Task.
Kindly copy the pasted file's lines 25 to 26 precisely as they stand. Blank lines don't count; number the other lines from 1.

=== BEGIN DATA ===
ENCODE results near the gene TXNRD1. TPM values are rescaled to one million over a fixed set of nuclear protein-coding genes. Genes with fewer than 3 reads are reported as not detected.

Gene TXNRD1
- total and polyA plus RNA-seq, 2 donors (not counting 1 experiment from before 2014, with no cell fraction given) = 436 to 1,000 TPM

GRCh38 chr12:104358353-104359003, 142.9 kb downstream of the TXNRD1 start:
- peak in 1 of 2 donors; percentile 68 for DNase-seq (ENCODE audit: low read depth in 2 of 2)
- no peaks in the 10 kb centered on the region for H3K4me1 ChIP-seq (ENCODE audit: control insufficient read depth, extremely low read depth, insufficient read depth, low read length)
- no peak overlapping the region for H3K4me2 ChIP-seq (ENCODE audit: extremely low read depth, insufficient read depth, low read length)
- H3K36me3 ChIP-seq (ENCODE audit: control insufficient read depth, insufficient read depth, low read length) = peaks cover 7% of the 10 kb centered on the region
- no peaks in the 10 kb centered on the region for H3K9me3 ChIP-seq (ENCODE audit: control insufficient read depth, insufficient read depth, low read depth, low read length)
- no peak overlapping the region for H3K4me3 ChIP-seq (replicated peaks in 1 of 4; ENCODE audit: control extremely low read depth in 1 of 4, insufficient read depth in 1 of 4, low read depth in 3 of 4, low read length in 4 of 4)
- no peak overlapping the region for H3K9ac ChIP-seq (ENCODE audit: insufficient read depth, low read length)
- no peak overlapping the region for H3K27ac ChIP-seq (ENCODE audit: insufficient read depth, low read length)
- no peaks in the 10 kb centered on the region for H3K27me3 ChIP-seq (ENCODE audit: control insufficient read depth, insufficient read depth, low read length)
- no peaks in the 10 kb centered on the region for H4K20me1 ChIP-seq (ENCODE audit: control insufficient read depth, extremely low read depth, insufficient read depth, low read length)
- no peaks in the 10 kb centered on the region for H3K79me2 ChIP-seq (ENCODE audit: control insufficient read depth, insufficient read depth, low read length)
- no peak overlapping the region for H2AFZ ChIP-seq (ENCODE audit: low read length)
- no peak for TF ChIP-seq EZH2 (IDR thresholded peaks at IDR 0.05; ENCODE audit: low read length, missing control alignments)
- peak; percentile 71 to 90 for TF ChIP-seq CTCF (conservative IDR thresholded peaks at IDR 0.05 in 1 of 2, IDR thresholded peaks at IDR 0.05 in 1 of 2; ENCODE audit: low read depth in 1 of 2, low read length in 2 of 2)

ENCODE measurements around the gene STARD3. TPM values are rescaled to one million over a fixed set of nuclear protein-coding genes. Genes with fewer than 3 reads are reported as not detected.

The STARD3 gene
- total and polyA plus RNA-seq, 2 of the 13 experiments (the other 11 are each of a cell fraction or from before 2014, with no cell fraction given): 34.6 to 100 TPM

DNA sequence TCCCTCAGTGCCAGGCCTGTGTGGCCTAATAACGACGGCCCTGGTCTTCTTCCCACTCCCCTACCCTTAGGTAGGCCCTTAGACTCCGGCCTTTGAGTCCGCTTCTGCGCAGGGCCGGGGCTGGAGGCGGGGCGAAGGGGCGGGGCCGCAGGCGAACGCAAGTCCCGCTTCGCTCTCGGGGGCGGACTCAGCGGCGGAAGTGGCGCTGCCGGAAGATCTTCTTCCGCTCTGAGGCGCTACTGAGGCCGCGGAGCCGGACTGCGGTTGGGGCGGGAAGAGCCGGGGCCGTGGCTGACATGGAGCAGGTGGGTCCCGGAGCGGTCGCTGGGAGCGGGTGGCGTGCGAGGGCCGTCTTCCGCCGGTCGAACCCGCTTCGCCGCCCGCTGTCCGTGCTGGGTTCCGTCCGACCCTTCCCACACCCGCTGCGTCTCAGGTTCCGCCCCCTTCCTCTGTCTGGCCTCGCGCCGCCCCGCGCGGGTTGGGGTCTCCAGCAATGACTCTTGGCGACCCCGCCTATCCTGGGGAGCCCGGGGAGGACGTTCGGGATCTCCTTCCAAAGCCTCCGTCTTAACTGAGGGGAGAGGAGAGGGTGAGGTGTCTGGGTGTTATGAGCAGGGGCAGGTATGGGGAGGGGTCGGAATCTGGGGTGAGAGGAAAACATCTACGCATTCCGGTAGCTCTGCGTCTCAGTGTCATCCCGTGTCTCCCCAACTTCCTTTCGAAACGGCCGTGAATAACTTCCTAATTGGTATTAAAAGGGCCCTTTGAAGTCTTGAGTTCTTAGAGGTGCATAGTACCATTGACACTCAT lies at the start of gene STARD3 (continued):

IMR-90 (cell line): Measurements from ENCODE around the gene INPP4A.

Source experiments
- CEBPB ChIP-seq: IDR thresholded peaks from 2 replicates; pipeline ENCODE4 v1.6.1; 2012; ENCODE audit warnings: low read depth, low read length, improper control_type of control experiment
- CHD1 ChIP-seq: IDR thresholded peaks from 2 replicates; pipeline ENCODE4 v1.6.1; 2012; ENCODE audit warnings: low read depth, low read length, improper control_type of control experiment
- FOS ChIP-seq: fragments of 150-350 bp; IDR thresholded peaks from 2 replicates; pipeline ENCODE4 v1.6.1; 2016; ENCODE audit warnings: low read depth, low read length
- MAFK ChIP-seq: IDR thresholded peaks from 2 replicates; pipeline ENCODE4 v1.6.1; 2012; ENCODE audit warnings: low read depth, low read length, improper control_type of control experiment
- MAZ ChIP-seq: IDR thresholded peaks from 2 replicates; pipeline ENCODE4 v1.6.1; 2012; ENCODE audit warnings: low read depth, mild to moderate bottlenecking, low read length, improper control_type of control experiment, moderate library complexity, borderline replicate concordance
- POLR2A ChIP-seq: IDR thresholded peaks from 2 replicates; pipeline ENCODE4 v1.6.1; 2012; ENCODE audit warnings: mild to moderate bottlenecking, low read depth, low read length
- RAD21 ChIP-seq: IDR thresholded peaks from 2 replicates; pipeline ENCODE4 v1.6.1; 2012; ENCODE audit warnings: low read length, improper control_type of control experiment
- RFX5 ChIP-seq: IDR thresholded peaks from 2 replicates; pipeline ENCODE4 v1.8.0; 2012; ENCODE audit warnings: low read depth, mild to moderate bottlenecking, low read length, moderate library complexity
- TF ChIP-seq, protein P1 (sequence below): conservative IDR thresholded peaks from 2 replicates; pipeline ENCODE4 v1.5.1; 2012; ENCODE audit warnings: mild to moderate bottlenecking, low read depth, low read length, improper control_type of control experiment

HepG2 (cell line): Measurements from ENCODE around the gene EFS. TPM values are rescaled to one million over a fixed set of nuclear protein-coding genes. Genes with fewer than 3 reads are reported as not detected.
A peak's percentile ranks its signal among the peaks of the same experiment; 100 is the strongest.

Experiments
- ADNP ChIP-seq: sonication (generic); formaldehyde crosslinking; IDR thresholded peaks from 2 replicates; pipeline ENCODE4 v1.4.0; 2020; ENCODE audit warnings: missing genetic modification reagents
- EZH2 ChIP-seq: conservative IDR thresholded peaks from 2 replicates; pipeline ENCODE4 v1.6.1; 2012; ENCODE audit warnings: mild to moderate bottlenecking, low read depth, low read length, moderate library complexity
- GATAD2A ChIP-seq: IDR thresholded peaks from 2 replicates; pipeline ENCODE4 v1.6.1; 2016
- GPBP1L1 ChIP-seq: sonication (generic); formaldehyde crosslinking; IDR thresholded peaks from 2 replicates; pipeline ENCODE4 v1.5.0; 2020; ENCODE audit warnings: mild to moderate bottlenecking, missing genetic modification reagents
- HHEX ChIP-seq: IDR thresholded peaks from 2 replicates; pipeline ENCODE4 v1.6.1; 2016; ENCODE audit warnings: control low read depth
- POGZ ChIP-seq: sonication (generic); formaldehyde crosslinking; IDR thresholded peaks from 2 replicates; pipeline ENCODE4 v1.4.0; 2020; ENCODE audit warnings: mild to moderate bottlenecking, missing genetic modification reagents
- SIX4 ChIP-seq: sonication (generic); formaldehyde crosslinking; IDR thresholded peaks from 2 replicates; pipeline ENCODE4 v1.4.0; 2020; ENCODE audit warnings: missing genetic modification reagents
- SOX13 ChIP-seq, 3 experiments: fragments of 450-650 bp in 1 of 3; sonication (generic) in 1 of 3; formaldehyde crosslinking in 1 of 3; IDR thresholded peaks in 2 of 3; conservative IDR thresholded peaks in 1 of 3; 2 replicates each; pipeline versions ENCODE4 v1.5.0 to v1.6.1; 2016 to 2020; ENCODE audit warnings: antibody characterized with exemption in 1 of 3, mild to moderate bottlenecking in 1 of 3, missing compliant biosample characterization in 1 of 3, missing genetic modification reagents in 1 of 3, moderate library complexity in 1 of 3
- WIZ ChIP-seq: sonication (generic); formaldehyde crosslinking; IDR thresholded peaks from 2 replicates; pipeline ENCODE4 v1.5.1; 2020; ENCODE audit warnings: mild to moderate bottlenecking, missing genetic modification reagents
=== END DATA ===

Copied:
- CEBPB ChIP-seq: IDR thresholded peaks from 2 replicates; pipeline ENCODE4 v1.6.1; 2012; ENCODE audit warnings: low read depth, low read length, improper control_type of control experiment
- CHD1 ChIP-seq: IDR thresholded peaks from 2 replicates; pipeline ENCODE4 v1.6.1; 2012; ENCODE audit warnings: low read depth, low read length, improper control_type of control experiment